An Indic View on Ecology & Sustainability

As the coronavirus pandemic locked the largest populations of the world inside their homes, we deliberate about how life would be without much locomotion, now and in the future. Will we be able to come out of this unprecedented moment in history unchanged? We realize that the entire world is in an emergency, but what is the nature of this emergency about?   
 The ecological emergency
Last year, we witnessed a 16-year-old girl named Greta Thunberg lead the world’s biggest environmental movement in history. This Climate Change movement by millions of young children and adults across the world has raised awareness about the environmental degradation which we, as a society, have caused. With a billion animals dying in Australian forest fires, large parts of the jungle being burnt to dust, we are all beginning to acknowledge this emergency to be an ecological one. At a time when our boredom at home makes us think of new activities, the coronavirus is telling us to connect back with nature. It has taken a virus to show us that our economy, society, and polity is highly unsustainable. Modern science, as much it has contributed greatly to the evolution of humanity, has proven to lack sustainable ways of living and thinking.
Indic Science & Sustainability
Sustainable development has always had its roots in ancient science and philosophies emerging from civilizations like India. Indian civilization, one of the oldest civilizations, has strongly believed in being in harmony with nature. The Vedic, Jain, Buddhist and Kautilya’s Arthashastra established the principles of sustainability centuries ago. 
Our literature, architecture, science, ways of life have always had a specific sensitivity towards nature, such that human life stays in symbiosis with the natural world where the earth is honored as a mother. 
According to Atharvaveda, the earth is to be respected and protected like a mother “bhoomi mata putroham prithivyah”. In many parts of India, communities have inherited the rich tradition of love and reverence for nature through the ages. 
In the coming time, solar is said to become the ultimate source of energy that regulates the flow of energy through the water chain, food chain and drives various other nutrient cycles and in this way establishes control over the earth’s ecosystem. Indic Civilization has had the philosophical foundations and a worldview where people think about nature before thinking about themselves.  
This ecological harmony is possible when the entire universe is seen as a single largest family including all the living beings of the world. Vedic civilization realized this world view when they say, ‘vasudhaiva kutumbakam’. This worldview further developed in the Upanishadic age with a firm philosophical foundation through its cosmological unity and sustainability.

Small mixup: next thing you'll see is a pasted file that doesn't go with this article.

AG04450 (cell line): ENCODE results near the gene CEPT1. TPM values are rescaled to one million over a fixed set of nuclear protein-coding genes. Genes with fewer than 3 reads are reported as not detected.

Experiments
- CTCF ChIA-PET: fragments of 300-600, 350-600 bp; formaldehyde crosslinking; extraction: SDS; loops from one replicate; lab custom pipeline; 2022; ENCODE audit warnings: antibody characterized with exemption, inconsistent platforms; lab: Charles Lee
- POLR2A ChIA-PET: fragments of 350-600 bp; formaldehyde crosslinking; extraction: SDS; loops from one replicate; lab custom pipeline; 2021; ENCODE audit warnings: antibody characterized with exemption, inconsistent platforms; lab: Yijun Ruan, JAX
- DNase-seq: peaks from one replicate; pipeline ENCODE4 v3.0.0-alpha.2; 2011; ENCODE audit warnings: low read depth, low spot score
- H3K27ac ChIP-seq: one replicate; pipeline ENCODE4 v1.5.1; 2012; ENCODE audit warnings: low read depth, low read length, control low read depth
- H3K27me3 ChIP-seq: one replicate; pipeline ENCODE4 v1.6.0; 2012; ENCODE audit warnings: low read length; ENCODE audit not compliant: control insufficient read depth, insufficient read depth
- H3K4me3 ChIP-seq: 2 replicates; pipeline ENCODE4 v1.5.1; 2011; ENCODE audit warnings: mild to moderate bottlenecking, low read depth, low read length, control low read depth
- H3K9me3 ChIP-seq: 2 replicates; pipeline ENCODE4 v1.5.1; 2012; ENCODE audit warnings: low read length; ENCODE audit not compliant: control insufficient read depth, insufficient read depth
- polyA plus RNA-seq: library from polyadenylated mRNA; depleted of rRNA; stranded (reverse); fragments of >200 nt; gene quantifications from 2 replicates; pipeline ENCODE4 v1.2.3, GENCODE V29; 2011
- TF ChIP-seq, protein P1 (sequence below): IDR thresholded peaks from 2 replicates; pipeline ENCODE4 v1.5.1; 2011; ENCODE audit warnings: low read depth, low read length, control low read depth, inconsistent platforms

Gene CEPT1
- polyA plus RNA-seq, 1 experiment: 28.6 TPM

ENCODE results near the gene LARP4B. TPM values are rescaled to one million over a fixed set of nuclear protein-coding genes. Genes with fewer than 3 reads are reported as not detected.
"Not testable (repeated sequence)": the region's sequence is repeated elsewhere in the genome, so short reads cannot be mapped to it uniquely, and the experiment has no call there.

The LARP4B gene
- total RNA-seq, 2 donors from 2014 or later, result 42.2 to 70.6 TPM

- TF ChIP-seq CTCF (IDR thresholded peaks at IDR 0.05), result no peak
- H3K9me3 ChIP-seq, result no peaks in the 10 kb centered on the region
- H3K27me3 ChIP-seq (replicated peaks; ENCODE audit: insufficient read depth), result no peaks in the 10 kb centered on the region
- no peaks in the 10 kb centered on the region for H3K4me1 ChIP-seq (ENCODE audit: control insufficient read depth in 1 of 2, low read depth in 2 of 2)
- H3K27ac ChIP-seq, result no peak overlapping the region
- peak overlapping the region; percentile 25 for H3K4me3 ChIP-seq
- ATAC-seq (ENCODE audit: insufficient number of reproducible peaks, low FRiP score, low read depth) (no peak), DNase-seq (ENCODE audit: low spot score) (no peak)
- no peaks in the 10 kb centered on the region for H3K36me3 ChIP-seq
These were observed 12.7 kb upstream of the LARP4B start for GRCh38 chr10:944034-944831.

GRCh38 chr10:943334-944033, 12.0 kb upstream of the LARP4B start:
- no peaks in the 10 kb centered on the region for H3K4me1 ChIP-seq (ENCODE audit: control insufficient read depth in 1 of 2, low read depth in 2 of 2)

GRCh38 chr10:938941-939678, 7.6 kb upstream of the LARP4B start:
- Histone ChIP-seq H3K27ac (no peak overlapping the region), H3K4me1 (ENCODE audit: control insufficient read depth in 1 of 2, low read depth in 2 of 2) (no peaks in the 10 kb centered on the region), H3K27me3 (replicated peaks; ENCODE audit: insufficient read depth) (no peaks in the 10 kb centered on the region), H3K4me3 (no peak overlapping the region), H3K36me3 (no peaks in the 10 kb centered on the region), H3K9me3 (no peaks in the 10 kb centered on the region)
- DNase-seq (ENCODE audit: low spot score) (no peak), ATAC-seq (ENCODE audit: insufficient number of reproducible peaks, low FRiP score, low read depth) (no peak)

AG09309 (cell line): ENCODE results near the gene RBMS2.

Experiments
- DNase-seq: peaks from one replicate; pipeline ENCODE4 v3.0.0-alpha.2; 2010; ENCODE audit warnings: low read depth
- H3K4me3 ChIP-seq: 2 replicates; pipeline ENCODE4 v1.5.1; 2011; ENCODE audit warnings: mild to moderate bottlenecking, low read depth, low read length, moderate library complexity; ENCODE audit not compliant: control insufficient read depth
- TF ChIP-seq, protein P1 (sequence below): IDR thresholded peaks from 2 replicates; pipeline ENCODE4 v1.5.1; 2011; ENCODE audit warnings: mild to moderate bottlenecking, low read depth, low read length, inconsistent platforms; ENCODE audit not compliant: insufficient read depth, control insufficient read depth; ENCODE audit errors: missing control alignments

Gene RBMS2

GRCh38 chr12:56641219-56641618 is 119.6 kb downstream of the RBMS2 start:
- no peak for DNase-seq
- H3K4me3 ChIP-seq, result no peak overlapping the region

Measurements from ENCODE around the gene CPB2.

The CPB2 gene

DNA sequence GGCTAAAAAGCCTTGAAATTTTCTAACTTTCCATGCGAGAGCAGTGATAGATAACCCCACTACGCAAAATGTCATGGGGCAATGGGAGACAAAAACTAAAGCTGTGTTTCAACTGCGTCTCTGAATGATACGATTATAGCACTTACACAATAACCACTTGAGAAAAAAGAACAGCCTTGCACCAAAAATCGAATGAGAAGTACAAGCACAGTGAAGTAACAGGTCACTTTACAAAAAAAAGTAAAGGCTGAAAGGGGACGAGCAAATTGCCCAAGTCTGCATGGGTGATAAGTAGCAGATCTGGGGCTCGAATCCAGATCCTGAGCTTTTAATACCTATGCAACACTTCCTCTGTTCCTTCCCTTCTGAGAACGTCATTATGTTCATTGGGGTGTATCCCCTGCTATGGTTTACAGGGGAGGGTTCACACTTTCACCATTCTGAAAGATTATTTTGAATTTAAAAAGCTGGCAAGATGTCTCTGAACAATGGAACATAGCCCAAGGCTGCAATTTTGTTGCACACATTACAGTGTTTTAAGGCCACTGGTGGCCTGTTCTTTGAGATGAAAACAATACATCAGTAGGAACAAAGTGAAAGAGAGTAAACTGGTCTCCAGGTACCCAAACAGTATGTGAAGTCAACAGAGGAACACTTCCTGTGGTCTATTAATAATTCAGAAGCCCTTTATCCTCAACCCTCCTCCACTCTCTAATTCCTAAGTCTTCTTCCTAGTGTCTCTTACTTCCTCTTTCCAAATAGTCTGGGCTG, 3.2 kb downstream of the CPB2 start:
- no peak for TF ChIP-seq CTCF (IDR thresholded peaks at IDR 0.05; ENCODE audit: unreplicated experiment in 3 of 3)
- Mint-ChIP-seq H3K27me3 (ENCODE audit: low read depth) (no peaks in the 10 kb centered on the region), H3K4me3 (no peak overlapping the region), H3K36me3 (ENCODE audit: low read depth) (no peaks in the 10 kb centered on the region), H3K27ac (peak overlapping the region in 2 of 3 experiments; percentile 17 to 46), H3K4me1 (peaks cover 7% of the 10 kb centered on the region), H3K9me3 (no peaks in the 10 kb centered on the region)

Rabindranath Tagore, in his essay, Tapovan writes “The culture of the forest has fuelled the culture of Indian society. The culture that has arisen from the forest has been influenced by the diverse processes of renewal of life, which are always at play in the forest, varying from species to species, from season to season, in sight, sound and smell. The unifying principle of life in diversity, of democratic pluralism, thus became the principle of Indian civilization.” 
For example, Ayurveda is “the science of living to a ripe age”. The term ‘ayur’ implies that the ancient Indian doctor was concerned not only with curing the disease but also with promoting positive health and longevity. Ayurveda is rational in its approach to medicine. In place of the supernatural therapy (daiva viyaparaya) of the Vedic phase, it introduced rational therapy (yuktivyapasraya) to make the system logical and scientific. It sees the person as grounded in nature: a microcosm within the macrocosm. Diet, climate, soil, season, time and place are all factors with which to reckon. 
Health, for Ayurveda, is more than what the doctors do; It is multi-dimensional: physical, mental, social and spiritual. It is a total life-style that carries one from cradle to grave. 
In the times we are living through, Ayurveda not just offers a sustainable science for the future but a more comprehensive way of life to remain healthy physically, socially and spiritually. 
As the ecological emergency, in its multiple forms, unfolds rapidly in front of us, the necessity to harp back upon ancient sciences for the sustainable evolution of humanity also increases. Can we reimagine a sustainable world grounded in ancient sciences? Can we become self-sustaining as an individual, family, community, nation and the world at large? This will depend upon those young ones who shall create a future they, as a collective, would want to inherit.
This article was originally published in one of the editions of The Plus magazine. Read here.